How to “Talk Sex & Relationships" As A Coach
The fundamentals every life coach needs to know when talking to clients about identity, sexuality, and relationships. Guest blog from Maria Two-Straps.
Guest blog by Maria Two-Straps
Maria Two-Straps is a sex & relationship coach, an unfiltered sex educator, a loud and proud Queer POC, and a (soon to be) intimacy coordinator and sex therapist. She’s also a powerlifter and NASM Certified personal trainer. Maria knows many aspects of human sexuality and relationships are difficult to talk about. She comes equipped with an open minded head and loud heart to accept you fully. Count on Maria to feel all the feels with you. Her mission as a coach is to F*ck Shit Up… in the best, most empowering, and most productive way possible.
Maria Two-Straps is a 2019 graduate of the Lumia life coach training program. Check out her work at: https://www.sexandsquats.org/
Sticks and Stones May Break My Bones, But Words…Can Also F*ck You Up
I went through a shitty break up last year and parted ways from an unhealthy relationship. Emotional abuse, self-harm threats, public beratement, and too many doors slammed over roughly two years. I couldn’t take it.
I thought I was “strong enough.” I thought I could “help” because I am in the mental health field. I thought I was “immune” to absorbing the bullshit because I am a sex & relationships coach.
I was naïve and I was wrong. I witnessed friends distance themselves from me post-breakup to comfort the human I had experienced the emotional abuse from. Then COVID happened.
I was desperate so I went onto some random "relationship break up" coaching site. All I wanted was to feel heard.
Here’s what happened instead:
ME: “Hi, I’m Maria. I just went through a break-up and I’m feeling a little gaslit and lost. I was wondering if I could talk things out with someone who can listen.”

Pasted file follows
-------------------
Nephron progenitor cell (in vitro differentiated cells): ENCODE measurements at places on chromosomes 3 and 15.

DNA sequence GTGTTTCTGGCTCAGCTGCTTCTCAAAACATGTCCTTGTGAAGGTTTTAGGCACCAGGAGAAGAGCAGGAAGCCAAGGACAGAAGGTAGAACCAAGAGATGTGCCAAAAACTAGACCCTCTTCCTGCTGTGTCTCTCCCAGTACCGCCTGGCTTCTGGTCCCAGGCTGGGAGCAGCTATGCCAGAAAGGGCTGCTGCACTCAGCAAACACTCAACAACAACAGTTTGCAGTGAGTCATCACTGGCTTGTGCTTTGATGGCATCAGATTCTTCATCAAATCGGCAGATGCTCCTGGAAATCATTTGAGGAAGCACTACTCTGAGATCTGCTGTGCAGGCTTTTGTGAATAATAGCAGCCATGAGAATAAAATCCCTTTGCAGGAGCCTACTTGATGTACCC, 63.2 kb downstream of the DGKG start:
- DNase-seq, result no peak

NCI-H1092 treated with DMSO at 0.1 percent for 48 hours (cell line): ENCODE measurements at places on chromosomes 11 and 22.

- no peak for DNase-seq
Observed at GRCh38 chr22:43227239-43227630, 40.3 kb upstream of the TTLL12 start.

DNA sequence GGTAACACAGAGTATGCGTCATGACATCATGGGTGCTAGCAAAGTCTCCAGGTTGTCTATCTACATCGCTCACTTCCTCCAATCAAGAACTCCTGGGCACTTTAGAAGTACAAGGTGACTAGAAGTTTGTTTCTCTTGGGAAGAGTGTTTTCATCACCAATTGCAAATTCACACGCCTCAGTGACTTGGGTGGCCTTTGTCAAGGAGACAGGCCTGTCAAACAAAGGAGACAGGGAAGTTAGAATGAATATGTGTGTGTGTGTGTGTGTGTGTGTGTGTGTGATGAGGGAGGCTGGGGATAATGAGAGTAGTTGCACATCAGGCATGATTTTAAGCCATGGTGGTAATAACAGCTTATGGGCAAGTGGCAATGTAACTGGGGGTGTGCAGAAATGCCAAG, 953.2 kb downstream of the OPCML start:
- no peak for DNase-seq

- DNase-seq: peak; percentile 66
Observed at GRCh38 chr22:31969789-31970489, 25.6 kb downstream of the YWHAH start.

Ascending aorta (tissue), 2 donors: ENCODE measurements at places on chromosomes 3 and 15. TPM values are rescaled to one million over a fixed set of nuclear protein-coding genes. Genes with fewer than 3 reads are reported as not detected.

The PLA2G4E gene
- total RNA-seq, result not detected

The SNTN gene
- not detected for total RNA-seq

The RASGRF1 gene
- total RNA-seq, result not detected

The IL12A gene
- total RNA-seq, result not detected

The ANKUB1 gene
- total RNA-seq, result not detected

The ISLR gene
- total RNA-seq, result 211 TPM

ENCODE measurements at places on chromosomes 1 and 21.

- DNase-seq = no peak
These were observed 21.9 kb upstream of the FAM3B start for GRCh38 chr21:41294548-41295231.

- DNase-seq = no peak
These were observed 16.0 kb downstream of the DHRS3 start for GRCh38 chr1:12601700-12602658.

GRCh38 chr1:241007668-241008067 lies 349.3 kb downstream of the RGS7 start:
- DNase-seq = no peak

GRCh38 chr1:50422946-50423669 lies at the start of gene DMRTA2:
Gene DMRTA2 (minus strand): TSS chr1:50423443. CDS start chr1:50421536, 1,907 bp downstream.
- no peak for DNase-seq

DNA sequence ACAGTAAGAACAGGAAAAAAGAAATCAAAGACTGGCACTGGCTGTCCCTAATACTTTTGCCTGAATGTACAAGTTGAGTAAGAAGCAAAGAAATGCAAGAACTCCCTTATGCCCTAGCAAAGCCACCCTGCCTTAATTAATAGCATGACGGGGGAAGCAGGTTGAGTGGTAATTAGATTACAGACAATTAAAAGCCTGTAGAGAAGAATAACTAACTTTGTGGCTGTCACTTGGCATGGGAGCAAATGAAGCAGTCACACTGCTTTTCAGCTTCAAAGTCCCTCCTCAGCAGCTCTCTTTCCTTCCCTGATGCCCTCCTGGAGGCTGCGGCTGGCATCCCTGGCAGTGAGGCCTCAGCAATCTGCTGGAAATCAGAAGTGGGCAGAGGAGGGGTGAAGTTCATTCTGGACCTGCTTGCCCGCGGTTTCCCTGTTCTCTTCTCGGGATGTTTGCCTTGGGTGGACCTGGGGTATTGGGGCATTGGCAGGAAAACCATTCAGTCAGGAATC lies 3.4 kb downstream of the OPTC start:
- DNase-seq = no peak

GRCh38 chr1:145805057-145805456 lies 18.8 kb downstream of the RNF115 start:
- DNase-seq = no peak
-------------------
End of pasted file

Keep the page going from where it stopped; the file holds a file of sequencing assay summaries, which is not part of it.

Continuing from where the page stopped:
COACH: “Of course, Maria. Break-ups are rough enough as is. We deserve support after going through something as difficult as that. Can you tell me about your break-up with your boyfriend?”
ME: (Confused as f*ck because I’m lesbian as f*ck) “Um, my ex was a woman. I date women exclusively.”
COACH: “Oh, okay.”
This was my first actual experience working with a coach. No joke.
I’ll spare you the rest of the horrifying details, but in short, they continued to make assumptions about me and ultimately said:
“I’m sorry, I think your issues may be outside of my pay grade.”
I didn’t feel seen. I didn’t feel heard. I didn’t feel validated. I didn’t feel valued. After experiencing one of my lowest lows, I managed to feel even shittier post-coaching call than post-breakup.
THERE’S GOTTA BE A BETTER WAY
Okay, so a client wants help with sex and/or relationship issues.
How do we prevent leaving them in a deep, dark mental hole? How can we make them feel seen, heard, validated and valued?
As a sex educator, I know all too well how difficult it can be to talk about our own intimate lives. It can also be challenging to hear about other people’s intimate lives, let alone coach someone through sex/relationship/intimacy related issues.
Regardless of whether one feels awkward or passionate about talking sex, I see the same mistakes continuously pop up. I have made them too, and learned greatly from them.